The Ontario Heritage Trust has been celebrating Heritage Week since 1985. This year, it celebrates Heritage Week from February 20th to the 26th. Even if you can’t get out to visit the events, the website itself, www.heritagetrust.on.ca, has a wonderful array of things to see, such as the exhibit on Samuel de Champlain; Ontario’s Places of Worship; and Heritage Matters - the organization’s magazine.
You can also see what is happening this week in the following communities - Ajax, Aurora, Brampton, Cambridge, Cayuga, Fergus, Guelph, Harley, Jordan, Kitchener, Niagara-on-the-Lake, Oakville, Smiths Falls, Thornhill, Thunder Bay, and Toronto.
They also opened the new Parliament interpretive centre on February 16th with an exhibit called, Foundations & Fire: Early Parliament and the War of 1812 Experience at York.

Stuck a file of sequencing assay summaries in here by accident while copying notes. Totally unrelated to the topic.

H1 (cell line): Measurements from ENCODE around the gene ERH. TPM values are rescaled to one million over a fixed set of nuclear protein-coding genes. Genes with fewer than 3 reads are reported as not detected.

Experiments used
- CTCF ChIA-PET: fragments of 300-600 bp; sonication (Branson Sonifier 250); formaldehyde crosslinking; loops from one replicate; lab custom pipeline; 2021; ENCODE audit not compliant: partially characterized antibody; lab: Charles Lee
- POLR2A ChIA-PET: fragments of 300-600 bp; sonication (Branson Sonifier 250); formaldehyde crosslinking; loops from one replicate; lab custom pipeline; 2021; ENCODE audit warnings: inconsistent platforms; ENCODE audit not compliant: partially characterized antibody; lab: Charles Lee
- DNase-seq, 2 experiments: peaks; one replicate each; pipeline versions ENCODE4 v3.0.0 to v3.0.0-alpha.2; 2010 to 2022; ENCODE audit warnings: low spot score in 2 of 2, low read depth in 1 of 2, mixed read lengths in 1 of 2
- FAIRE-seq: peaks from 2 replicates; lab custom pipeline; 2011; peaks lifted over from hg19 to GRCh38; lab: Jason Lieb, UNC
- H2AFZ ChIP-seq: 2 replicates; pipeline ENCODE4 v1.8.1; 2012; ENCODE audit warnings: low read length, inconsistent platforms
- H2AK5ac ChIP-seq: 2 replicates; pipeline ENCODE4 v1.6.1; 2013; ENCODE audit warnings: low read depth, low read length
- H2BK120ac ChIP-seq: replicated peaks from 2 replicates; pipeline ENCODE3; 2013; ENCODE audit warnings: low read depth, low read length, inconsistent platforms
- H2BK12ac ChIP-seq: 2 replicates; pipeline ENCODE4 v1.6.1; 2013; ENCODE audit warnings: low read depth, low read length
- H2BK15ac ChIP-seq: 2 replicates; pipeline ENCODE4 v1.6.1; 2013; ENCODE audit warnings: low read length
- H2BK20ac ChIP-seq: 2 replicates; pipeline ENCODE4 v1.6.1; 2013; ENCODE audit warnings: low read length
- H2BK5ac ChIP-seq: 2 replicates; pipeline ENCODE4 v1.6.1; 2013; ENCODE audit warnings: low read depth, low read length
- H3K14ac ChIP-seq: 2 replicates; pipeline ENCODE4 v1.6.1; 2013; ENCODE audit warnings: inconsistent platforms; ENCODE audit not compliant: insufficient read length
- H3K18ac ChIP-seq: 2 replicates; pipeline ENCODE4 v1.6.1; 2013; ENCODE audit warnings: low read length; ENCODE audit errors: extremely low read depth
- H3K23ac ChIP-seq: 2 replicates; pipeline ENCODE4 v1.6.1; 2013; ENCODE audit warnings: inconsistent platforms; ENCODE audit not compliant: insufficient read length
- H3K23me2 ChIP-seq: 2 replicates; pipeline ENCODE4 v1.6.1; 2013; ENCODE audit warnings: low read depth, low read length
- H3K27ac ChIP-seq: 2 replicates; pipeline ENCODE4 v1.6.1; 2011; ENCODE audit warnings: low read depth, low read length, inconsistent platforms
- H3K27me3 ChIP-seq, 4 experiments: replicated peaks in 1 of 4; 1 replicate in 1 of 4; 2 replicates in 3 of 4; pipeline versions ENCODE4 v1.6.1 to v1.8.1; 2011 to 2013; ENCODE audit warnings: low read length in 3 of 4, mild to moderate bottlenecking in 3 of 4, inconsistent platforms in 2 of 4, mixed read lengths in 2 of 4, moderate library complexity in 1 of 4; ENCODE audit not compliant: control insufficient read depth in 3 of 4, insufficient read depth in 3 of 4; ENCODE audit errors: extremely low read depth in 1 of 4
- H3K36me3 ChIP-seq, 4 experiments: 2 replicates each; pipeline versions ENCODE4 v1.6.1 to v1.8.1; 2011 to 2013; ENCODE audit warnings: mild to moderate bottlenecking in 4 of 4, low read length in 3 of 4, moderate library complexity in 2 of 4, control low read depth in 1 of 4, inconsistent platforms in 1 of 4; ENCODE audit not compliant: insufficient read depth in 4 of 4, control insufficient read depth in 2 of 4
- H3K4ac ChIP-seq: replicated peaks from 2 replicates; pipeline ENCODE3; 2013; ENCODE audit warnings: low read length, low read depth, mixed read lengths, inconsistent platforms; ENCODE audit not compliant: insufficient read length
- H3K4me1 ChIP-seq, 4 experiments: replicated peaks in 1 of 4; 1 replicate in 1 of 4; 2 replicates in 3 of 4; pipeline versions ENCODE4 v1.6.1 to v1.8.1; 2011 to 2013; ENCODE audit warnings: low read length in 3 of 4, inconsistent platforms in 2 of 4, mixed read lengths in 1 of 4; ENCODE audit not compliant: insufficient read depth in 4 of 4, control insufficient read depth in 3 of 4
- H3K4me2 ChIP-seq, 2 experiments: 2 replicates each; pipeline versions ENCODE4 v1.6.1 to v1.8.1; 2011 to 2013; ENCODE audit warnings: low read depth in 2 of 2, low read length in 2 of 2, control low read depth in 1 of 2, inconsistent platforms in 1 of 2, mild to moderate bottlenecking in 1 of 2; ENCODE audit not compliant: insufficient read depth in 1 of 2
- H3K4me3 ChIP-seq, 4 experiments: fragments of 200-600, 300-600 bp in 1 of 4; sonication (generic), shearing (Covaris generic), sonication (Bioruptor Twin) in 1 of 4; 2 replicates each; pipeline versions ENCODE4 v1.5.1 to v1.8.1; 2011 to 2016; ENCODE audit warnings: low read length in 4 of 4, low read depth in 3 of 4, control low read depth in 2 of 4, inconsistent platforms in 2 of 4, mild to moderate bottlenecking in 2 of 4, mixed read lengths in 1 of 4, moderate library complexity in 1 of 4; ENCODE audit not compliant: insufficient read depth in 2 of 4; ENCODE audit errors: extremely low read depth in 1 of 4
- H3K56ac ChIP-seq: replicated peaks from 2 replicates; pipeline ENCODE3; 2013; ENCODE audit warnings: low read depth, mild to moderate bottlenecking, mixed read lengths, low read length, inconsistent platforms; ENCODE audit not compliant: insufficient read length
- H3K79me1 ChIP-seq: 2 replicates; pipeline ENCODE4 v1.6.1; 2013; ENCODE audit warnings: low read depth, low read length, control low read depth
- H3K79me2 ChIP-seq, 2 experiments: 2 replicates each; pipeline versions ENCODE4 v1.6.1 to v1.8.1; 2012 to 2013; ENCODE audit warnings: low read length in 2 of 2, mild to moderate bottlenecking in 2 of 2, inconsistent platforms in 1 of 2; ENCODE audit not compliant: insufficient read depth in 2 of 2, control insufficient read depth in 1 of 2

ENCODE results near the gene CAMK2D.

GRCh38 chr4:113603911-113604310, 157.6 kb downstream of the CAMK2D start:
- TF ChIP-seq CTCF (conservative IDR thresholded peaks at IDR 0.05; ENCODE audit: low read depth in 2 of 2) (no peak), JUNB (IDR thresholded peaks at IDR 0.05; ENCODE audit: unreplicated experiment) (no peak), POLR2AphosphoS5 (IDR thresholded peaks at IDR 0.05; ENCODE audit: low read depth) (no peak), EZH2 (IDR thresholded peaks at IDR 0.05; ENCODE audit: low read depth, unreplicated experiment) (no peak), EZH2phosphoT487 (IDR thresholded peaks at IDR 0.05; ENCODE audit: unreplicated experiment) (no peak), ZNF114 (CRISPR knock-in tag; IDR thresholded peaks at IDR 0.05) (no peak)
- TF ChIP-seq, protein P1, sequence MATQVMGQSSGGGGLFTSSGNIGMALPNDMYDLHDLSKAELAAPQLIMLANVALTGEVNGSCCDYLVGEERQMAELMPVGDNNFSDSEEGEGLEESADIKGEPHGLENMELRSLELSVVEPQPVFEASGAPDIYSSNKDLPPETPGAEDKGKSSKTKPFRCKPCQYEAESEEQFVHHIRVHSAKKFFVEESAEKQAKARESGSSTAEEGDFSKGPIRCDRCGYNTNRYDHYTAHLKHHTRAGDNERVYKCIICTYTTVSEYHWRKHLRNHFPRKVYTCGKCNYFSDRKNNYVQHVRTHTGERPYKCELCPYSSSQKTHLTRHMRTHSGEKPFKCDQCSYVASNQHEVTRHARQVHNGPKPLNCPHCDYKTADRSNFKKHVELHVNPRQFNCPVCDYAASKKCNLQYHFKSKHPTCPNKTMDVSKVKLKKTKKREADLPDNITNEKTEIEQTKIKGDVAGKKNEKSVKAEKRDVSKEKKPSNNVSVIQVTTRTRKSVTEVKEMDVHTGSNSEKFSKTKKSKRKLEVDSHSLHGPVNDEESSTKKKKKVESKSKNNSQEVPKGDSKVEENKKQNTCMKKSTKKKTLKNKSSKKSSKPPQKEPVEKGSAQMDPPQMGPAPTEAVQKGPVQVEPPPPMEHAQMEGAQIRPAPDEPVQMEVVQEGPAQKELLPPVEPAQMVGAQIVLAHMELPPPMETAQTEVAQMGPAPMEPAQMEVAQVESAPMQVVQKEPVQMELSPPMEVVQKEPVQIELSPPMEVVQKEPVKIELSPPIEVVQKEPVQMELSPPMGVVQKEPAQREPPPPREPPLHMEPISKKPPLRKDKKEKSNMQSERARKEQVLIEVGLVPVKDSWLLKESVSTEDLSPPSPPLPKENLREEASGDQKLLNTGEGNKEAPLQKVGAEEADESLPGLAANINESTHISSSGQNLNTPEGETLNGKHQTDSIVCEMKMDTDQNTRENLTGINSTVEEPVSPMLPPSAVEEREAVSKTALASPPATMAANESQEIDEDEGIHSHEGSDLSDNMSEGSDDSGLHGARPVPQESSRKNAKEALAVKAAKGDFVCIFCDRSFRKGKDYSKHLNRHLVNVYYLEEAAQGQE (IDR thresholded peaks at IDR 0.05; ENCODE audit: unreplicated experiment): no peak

The interpretive centre is located at 265 Front Street East, Toronto, and it comprises the site of Ontario’s first purpose-built parliament buildings.
The press release goes on to say that they were “Opened in 1797, the buildings were burned by invading American forces during the War of 1812. They were later rebuilt, but were destroyed by fire again in 1824. Today, the site is both historically and archaeologically significant for its association with the beginnings of our representative government”.
I have just published two booklets - The War of 1812: Canada and the United States, and Migration: Canada and the United States.
They are available for purchase through Global Genealogy at http://globalgenealogy.com, the National Institute of Genealogical Studies at www.genealogicalstudies.com, and now, in the U.S., from the Family Roots Publishing Company at www.familyrootspublishing.com.
For more on the booklets, go to http://genealogycanada.blogspot.com/2012/01/booklet-1-war-of-1812-canada-and-united.html and http://genealogycanada.blogspot.com/2012/01/booklet-2-migration-canada-and-united.html